Stoppard's Rosencrantz and Guildenstern are Dead and Vonnegut's Slaughterhouse-Five
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Stoppard's Rosencrantz and Guildenstern are Dead and Vonnegut's
That we, people, are "bugs in amber" is one of the main
themes of Kurt Vonnegut's novel Slaughterhouse-Five; or
Children's Crusade. Tom Stoppard's play Rosencrantz and
Guildenstern are Dead is, in my opinion, very similar to this
book. While Slaugterhouse-Five is an American novel, a mixture of
the author's Second World War experiences and science fiction
genre, Rosencrantz and Guildenstern are Dead is a British play
set into William Shakespeare's Hamlet. What are these two
literary works similar in, then? It is the central theme. Both
works show that we are physically stuck in this world, our future
is already given, and we have no way of escaping our destiny.
Both writers provide a little room for their character's
imagination which is, in my opinion, crucial item of both
In this paper I will try to use Kurt Vonnegut's novel to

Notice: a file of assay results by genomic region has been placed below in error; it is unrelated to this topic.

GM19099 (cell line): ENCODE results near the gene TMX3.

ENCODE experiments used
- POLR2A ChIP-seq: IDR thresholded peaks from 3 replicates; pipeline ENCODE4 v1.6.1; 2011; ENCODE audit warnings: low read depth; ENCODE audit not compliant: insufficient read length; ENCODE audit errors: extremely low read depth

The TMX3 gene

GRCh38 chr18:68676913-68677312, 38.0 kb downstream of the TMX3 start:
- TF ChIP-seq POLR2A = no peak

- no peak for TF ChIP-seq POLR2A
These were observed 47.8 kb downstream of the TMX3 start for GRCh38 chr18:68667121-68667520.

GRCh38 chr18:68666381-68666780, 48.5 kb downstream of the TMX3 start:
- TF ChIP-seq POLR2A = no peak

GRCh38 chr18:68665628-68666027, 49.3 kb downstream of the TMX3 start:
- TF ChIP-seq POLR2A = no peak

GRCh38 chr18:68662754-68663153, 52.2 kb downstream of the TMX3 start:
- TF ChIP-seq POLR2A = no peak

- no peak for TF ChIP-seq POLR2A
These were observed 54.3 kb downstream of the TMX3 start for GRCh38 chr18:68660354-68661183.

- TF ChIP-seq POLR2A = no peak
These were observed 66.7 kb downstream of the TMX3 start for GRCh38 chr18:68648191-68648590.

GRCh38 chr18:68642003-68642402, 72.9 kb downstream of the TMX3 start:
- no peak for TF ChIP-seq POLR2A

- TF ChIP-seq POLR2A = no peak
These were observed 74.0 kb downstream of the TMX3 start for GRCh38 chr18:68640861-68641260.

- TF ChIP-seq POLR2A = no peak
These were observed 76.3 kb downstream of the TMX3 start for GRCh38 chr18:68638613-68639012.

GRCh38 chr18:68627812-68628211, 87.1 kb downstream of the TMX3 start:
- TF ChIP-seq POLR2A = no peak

help me point out the major theme of Rosencrantz and Guildenstern
are Dead and to explain and clarify the theme's meaning and main
The main theme of Slaughterhouse-Five is expressed several
times throughout the novel. One of the examples is the passage
which shows (from the view of the Tralfamadorians -- alien
beings) that the future is given and that one cannot change it.
"All moments, past, present, and future, always have
existed, always will exist. The Tralfamadorians can look at all
the different moments just the way we can look at a stretch of
the Rocky Mountains, for instance." (Vonnegut:27)
Another passage of the novel describes the theme more directly.
It is the part when the Tralfamadorians kidnap Billy Pilgrim and
he asks "why?".
"Have you ever seen bugs trapped in amber?
Well, here we are, Mr. Pilgrim, trapped in the amber of this